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Rochester to test drive snow season parking restrictions in 3 neighborhoods

To make it possible for Rochester snowplows to clear streets from curb to curb, new wintertime parking restrictions may be put in place in three core city neighborhoods.

If approved by the city council on Dec. 5, the restrictions would take effect Jan. 2. They would limit on-street parking to the even-address sides of the streets on even-numbered dates, and to the odd-address sides on the other days. Violators would receive $22 parking tickets, and cars would be towed if they interfere with plowing operations.

The restrictions would be in effect from 7 a.m. to 7 p.m. daily through April 1. Next year, the restrictions would restart Nov. 1.

"I don't think we can continue as we have, because it hasn't worked," said council member Mark Bilderback. Last winter, "there were some streets in my neighborhood, the Slatterly Park area, you just couldn't drive through."

The parking restrictions will begin on a trial basis in the Kutzky Park, East Side Pioneers and Slatterly Park neighborhoods.

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In the spring, the Public Works Department will give a report on the parking program, and the city council will consider extending it citywide.

Leaders in the three neighborhoods were contacted for their thoughts about the proposed program, and all indicated their support for it, said Public Works Director Richard Freese.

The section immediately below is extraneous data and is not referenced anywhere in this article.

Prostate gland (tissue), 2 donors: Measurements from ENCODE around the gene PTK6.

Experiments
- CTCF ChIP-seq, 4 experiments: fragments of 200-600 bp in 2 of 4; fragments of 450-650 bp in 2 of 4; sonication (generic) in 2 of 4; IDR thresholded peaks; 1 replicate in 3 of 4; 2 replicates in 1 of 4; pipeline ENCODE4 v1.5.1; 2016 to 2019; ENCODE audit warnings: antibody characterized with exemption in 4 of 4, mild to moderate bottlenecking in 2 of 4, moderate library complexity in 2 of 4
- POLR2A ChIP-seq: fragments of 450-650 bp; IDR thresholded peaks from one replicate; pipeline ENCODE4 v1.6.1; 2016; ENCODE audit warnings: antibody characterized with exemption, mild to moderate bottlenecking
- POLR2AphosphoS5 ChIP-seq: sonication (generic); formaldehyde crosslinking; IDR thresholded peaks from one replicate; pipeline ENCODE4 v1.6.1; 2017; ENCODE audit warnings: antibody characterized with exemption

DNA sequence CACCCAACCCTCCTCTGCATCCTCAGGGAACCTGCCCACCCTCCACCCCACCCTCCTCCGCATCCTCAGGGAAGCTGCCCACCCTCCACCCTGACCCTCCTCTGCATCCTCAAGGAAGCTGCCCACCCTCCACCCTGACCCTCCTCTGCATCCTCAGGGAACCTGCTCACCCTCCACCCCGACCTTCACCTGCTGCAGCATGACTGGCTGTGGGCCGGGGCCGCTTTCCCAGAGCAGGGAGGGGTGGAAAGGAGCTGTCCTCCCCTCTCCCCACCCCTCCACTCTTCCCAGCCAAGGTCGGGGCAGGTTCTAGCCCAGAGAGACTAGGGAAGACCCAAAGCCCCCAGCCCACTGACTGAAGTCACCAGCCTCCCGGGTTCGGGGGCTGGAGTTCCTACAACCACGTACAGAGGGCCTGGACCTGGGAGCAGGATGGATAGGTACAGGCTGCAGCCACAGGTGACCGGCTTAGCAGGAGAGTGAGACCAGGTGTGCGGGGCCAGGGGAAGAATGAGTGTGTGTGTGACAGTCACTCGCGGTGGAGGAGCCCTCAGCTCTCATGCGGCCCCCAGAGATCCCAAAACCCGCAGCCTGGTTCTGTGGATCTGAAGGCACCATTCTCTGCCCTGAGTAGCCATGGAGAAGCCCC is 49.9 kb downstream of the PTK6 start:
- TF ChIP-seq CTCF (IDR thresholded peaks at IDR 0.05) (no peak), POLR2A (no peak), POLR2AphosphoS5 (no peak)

"Most people I've talked to so far really support trying this," said Dave Edmonson, of the Kutzky Park neighborhood.

Permit-parking and other restrictions in the neighborhood have created "a patchwork quilt" of different rules, Edmonson said. "Nobody knows what we have."

The city is moving to the program with some unanswered questions about how it will be applied. For example, some streets already have no-parking restrictions on one side. Other areas have handicapped parking spaces on one side of the street, but not the other.

The city plans to issue warning tickets in December to would-be "violators," Freese said. In effect, the warnings would say, "where you're parked today, come Jan. 2, you would be ticketed," he said.

Currently, the only restriction is that a car cannot be left parked in the same place on the street without moving for longer than 12 hours.

The city will seek permission from Olmsted County District Court to have Public Works employees empowered to issue tickets. Police and community service officers also have that ability.

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In addition to the parking restrictions, council member Michael Wojcik proposed strengthening city rules on sidewalk snow-clearing within 24 hours of a snowfall. Some property owners have left theirs unshoveled, perhaps because they think the city's lax fines are not too great an expense.

Wojcik proposed soliciting bids from private companies to do the work. Violators would be charged the city's cost for the shoveling, plus a $60 administrative fine.

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